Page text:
“He talks about his variants in the movie, and obviously he was playing The One Who Remains in the first season of ‘Loki,’ so it was discussed, and it’s like, ‘Well, when are we actually going to to show some of the variants and that the Kang is a binding being? said Reed in a recent interview with IndieWire. “And then it was like, ‘Well, how about we give them a little taste of a version of Rama-Tut, a version of a Centurion, a version of Immortus?’ … In the movie, there’s a specific reason why he was banished and exiled to the Quantum Realm, so that kind of raised the question of, “Well, WHO exiled? I was trying to set up a version of a Godfather mobster thing like, ‘Oh, who’s triumphant? Who’s talking about the guy who’s not with us anymore? And what does that mean for the Kangs’ larger body politic?
But while Kang’s exile is what initially brings the trio together, they also have bigger things in mind for the rest of the Kangs, and the scene shifts to a massive gathering (we’re talking thousands) variants of Kang, all of whom seem to be preparing each other for a new battle: against the Avengers, who are increasingly aware of the multiverse and therefore pose a major threat to all Kangs. “There are some very famous comic panels from this Council of Kangs, which is sort of a blueprint that we recreated for the very last shot of this label,” Reed said.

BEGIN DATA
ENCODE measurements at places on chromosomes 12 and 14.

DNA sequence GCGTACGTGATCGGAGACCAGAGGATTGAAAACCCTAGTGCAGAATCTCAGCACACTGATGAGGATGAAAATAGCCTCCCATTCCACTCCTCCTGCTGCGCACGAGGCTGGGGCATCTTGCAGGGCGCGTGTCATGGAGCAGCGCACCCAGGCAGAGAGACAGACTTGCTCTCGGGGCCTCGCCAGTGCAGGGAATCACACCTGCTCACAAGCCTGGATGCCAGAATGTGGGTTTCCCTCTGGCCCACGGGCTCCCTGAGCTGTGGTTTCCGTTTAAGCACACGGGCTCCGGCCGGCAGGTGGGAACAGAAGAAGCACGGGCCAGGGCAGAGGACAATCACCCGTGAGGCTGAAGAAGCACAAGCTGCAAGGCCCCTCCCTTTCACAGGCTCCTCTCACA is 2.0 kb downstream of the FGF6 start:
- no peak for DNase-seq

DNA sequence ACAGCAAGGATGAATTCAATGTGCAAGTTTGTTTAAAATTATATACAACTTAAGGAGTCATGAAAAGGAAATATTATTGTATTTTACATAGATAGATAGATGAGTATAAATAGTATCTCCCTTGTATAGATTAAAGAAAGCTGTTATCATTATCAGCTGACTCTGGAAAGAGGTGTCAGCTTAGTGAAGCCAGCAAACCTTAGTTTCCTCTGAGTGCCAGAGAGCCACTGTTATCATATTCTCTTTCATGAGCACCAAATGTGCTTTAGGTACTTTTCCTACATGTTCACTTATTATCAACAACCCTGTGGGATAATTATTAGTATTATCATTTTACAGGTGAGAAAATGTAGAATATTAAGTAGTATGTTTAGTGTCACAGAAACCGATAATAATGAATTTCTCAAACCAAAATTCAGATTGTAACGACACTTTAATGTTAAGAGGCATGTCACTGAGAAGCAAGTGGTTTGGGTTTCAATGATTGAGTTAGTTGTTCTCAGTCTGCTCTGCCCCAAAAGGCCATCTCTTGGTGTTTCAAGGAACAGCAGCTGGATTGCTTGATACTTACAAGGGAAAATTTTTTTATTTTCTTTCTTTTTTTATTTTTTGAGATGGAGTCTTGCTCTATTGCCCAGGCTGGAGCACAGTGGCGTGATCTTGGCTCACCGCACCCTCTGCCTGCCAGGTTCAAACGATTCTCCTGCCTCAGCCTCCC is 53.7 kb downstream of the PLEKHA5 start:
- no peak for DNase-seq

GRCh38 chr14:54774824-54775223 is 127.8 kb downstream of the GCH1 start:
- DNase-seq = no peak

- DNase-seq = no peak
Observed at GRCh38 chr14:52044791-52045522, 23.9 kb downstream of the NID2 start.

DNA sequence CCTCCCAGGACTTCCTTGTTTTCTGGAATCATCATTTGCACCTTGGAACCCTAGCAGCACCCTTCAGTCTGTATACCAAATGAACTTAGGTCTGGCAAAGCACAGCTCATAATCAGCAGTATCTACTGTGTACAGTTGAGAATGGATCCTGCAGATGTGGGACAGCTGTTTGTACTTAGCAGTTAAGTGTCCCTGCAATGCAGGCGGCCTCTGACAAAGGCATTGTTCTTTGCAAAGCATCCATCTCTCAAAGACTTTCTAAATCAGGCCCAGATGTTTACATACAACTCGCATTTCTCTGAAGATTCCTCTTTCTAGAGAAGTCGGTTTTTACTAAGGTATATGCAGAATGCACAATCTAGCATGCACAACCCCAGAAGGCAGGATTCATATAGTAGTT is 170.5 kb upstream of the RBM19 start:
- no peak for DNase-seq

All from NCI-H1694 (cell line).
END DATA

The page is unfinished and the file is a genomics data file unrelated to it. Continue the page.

It gives a little taste of what we’ll likely see in phases five and six of the MCU, all set to end with the double whammy of “Avengers: The Kang Dynasty” and “Avengers: Secret Wars,” which will likely star a lot Majors.
“For Jonathan, I think it was a taste of one of the things that excites him the most, which is this potential to play all these different versions of these variants,” Reed said, noting that ” the version of Rama-Tut that we see is this weird kind of bionic, futuristic Rama-Tut.